Friday, March 16, 2018


Craig Jacobsen

Elliot (Joshua Coffey) is a disheveled technician who works in the bowels of a strange power plant. A creepy face (Robert Pristine Condition Gammel) appears on a screen ordering him to do his job, while a calm voice echoes throughout the complex about numerous malfunctions developing in the system. Elliot would much rather spend his time jacked-in to a fantasy world where he is clean and handsome, waited on by a Butler (Jay Sosnicki) and drawn to a mysterious dancer (Anna Muravitskaya). Elliot’s dream life begins to infect his waking life and it pushes him towards a search for what is real.

It is pretty fascinating that in an age when technology companies are pushing large format 4k screens and 3D sound design there has been an equally strong push by creators to embrace older analog video formats.  Analog video provides an immediacy and an almost impressionistic quality to a story. This format has found its most use in horror, where it is what you can’t see or at least can’t quite make out that can provide the fright. Couple this effect with the natural glitchiness of videotape and older equipment and you have an engine for creating unsettling images.

"Something has gone seriously wrong with my Viewmaster™. "
If Elliot is anything it is unsettling. The viewer is thrown into Elliot’s murky claustrophobic world with no guide or time to acclimate. The only character we are given is a person who is isolated, frightened and seeks only escape. It is not a user-friendly environment, but I think people attracted to a film like Elliot will count that as a plus. To punctuate the anxiety-inducing location, Elliot’s moments of rest are short. Just as he settles into his fantasy world or seems to be on the verge of uncovering the mystery of his identity, his disembodied boss begins barking orders at him or a Sentinel appears to give him a disapproving shake of the head.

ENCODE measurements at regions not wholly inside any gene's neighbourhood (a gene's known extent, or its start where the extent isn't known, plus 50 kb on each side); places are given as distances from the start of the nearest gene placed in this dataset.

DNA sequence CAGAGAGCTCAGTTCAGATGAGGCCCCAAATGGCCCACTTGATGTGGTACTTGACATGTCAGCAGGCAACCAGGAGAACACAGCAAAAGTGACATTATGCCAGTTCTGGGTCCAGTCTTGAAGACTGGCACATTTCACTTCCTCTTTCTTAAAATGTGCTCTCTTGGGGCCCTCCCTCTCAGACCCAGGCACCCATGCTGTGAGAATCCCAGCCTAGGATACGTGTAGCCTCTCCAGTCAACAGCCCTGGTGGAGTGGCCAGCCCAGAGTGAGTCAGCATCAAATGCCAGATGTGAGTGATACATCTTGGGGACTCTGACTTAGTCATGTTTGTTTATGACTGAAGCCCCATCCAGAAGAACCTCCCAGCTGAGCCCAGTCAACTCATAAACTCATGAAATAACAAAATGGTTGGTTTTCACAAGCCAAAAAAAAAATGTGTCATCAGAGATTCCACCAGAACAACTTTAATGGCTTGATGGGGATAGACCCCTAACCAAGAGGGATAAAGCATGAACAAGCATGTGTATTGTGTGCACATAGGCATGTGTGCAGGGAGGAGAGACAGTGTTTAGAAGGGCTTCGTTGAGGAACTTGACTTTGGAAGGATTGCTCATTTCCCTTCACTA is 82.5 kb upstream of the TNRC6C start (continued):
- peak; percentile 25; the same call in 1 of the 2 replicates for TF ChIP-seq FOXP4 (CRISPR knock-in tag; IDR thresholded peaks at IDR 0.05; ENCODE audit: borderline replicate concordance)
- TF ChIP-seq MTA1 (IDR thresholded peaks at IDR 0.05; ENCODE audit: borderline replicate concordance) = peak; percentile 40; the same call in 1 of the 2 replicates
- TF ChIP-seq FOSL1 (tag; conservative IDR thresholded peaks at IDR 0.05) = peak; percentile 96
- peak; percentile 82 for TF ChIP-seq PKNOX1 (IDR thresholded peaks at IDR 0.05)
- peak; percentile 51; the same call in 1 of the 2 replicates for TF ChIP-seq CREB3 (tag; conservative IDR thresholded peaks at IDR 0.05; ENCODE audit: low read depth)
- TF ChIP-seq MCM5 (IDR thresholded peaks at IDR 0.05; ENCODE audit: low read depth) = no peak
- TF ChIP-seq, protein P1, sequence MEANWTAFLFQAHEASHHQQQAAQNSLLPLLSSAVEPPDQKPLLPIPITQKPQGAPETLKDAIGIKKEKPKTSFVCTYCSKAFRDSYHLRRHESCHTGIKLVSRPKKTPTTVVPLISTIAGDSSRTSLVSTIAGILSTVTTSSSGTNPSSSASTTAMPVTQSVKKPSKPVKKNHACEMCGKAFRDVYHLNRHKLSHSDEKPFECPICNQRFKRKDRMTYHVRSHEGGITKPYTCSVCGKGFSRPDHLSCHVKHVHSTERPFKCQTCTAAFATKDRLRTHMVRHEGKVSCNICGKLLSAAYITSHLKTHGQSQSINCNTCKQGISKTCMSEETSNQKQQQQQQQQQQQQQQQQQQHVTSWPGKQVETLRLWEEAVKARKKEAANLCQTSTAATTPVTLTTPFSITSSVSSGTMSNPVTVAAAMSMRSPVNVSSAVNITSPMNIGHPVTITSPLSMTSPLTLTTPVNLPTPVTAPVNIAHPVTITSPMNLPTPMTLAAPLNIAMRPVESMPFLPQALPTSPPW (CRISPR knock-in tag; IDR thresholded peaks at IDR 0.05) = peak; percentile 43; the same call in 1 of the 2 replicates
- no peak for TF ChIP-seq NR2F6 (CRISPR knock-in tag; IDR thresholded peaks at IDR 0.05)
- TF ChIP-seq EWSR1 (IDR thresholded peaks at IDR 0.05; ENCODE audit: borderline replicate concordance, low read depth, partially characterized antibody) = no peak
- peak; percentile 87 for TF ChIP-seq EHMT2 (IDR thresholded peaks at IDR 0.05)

Elliot is filled with a mixture of color and gloom. Shot on VHS the smear of color and shadow can often make it difficult to discern exactly what you are looking at, but at other times it coalesces into some wonderfully beautiful looking scenes. The costuming and technology of Elliot consist of lumpy techno-organic stuff that feels like it wouldn’t be out of place in Tetsuo the Iron Man (1989). The scenes set in Elliot’s dream world are the opposite, they contain a simple sort of retro-elegance.

A screencap from Elliot or 1970s era Doctor Who? You decide.
The sound design and music of Elliot are raw sounding electronics and processing that create an atmosphere that feels as alienating as the world. Once again there are brief respites from the alarms and buzzing of the compound but these more serve to heighten the contrast when we are shoved back into Elliot’s post-industrial hellscape than to give Elliot (or the viewer an escape).

Elliot is barely over an hour long and that’s probably for the best; it is an alarming and exhausting film but is also a compelling and at times a touching one. Elliot isn’t the easiest character empathize with but he’s our only guide in this nightmare we share with him.

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